Hawaii Report #3

Hanauma Bay

Saturday was our day to take the Grand Circle Island Tour, taking us all around the island of O’ahu. We mainly saw beautiful views of cliffs and beaches, although Cousin Greg was quite the snarky comedian and told us some local history we hadn’t heard yet. After the tour, we went to the mall for conveyor belt (kaiten) sushi, and had an early night.

Saturday's recap

Most of these comments can be cross-referenced with the flickr set, but there are some that need expounding.

“Diamond Head – hike later?”
We never got the chance, unfortunately. We could have taken the bus out for $2, hiked up and down, and taken the bus back, had we made the time. As it was, our vacation was just a smidge too short to fit that in.

“Lunch at Helemano = ‘special’ workers, good food”
This was one of a few stops that involved businesses for which Cousin Greg said that the tour company helped to drive business. Helemano is the one remaining Dole plantation, and they not only give tours and have a gift shop, but they also have a restaurant. The waitstaff in this buffet-style eatery all have special needs — in non-PC parlance, they’re retarded. They’re nice enough, though, and they all seemed competent enough to do their jobs well, even if it was just pouring water or juice. The food was mainly Chinese, and it wasn’t bad at all.

“Mormon Country”
Cousin Greg informed us that a good chunk of the northern part of the island is owned by the LDS Church; you’ll remember from my bit on the Polynesian Cultural Center that the Mormons own and operate that facility, and it’s staffed by BYU Hawaii students. Turns out that the Mormons basically own the entire town of Laie. Cousin Greg said he likes to call it “Mormon Country,” and that amused me.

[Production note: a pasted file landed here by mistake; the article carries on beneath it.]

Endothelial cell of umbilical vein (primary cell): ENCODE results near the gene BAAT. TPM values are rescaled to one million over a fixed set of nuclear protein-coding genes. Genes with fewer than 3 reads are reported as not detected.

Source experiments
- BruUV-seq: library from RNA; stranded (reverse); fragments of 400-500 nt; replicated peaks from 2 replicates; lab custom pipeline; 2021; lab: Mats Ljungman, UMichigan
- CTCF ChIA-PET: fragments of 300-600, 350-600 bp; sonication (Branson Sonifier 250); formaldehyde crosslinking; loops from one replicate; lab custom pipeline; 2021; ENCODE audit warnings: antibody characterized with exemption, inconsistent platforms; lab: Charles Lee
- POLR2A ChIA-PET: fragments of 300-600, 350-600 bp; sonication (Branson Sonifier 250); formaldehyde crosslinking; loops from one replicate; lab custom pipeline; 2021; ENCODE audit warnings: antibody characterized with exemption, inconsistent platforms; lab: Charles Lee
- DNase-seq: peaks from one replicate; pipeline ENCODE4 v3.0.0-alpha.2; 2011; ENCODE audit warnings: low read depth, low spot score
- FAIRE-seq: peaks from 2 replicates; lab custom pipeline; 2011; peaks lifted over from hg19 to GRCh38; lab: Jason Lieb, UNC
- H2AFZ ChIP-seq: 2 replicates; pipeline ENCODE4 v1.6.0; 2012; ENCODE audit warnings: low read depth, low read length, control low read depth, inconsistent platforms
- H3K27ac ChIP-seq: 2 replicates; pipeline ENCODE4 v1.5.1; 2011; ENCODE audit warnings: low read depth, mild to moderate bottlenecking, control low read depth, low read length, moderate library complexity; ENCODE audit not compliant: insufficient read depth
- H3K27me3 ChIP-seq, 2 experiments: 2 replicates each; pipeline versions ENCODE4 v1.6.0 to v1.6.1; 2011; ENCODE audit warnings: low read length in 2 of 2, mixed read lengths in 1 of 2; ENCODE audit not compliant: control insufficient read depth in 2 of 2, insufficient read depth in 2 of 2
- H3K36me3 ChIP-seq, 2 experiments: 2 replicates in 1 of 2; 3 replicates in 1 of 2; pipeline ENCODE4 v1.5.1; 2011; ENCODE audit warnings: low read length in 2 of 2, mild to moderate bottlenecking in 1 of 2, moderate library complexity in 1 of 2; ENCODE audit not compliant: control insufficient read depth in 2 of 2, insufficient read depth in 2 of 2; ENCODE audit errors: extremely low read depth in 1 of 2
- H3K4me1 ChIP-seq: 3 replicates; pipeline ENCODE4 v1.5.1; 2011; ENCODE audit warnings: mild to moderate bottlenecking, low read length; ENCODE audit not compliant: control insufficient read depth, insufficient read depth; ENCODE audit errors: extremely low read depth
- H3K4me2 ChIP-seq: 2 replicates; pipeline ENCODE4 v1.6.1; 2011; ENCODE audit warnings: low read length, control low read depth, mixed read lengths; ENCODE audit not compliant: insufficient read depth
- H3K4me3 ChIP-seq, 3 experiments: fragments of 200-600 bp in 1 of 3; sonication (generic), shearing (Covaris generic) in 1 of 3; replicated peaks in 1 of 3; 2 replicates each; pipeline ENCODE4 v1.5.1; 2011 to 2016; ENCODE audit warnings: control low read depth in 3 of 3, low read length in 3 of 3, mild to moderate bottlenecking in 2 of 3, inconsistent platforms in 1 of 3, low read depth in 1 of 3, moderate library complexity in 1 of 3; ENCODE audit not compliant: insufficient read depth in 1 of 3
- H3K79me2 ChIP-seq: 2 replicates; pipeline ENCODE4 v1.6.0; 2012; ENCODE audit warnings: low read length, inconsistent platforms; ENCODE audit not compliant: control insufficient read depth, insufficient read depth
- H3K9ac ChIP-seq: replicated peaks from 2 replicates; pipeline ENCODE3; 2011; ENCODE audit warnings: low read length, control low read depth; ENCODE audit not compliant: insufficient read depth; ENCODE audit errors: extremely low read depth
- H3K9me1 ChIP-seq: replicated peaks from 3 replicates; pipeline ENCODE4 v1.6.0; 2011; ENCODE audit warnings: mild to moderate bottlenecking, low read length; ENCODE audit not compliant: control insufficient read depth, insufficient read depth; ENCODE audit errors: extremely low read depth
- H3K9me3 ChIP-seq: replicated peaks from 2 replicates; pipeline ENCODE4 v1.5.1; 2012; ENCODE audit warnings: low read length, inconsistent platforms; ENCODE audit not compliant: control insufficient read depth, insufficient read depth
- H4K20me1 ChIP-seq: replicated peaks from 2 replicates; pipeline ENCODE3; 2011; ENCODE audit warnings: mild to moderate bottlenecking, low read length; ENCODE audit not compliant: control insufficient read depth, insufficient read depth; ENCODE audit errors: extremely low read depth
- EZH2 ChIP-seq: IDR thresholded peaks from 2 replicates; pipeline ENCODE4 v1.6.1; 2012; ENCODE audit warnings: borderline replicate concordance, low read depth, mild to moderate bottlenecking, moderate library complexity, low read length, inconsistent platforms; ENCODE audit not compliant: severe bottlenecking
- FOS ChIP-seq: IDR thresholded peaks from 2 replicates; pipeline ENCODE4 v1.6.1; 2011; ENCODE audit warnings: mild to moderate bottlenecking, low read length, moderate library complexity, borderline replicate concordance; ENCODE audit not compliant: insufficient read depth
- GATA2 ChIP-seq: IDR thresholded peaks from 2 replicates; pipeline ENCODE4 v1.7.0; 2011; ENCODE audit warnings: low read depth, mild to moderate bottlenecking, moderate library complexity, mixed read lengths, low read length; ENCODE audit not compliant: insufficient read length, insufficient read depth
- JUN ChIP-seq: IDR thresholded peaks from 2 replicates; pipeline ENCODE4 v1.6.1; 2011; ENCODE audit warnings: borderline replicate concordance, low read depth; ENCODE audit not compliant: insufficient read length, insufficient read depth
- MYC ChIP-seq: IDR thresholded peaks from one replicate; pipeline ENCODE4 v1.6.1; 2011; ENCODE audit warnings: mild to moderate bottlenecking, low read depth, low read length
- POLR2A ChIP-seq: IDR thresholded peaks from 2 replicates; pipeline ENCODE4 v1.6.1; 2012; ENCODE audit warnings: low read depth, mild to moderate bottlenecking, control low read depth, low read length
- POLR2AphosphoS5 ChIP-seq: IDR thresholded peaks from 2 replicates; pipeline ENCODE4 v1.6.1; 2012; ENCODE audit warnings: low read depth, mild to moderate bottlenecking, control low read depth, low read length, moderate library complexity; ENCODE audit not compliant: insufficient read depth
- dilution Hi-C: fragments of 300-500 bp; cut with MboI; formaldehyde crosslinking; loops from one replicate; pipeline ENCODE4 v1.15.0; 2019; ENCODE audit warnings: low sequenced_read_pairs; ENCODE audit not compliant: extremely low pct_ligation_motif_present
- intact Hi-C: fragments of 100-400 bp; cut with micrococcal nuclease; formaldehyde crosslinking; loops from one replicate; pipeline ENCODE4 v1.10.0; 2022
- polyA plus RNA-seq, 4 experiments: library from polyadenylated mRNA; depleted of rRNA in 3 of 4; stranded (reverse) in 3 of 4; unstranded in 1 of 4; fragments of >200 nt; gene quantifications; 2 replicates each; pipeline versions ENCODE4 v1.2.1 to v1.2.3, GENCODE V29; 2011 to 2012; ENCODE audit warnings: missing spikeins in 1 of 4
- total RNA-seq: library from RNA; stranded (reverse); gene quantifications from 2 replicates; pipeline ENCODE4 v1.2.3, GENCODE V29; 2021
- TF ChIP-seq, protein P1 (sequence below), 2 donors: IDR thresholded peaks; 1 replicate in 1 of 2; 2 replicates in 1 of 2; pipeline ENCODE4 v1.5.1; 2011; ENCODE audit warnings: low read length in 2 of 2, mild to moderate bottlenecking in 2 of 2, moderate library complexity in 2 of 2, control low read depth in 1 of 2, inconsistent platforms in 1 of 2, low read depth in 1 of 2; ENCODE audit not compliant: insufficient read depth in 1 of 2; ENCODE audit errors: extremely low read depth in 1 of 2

Shuttle Taxi to Ala Moana”
So, we were standing at the stop to pick up the $2 trolley shuttle to the Ala Moana Shopping Center (aka the big mall) when a taxi came by and offered to take us for the same price. At first, Aaron thought he was trying to swindle us and get us to pay regular cab fare (which would have been three times that, if not more), but the cabbie and I eventually got him to understand that he was offering to take us for the same $2. After experiencing the trolley on the way home, stopping at half a dozen Waikiki hotels before we got to our stop, I can appreciate the time that cabbie saved us.

And that was Saturday. I’ll try to get through the rest of the travelogue by next Saturday, when we’re having our luau. By the way, if you didn’t get an invite, and you’d like to stop by and partake, give me a holler. I didn’t invite most of the out-of-towners (I’m looking at you, Columbus), but you’re welcome to come if you’d like. Just let me know you’re coming, so I know how much leftovers I’m going to be sending home with people…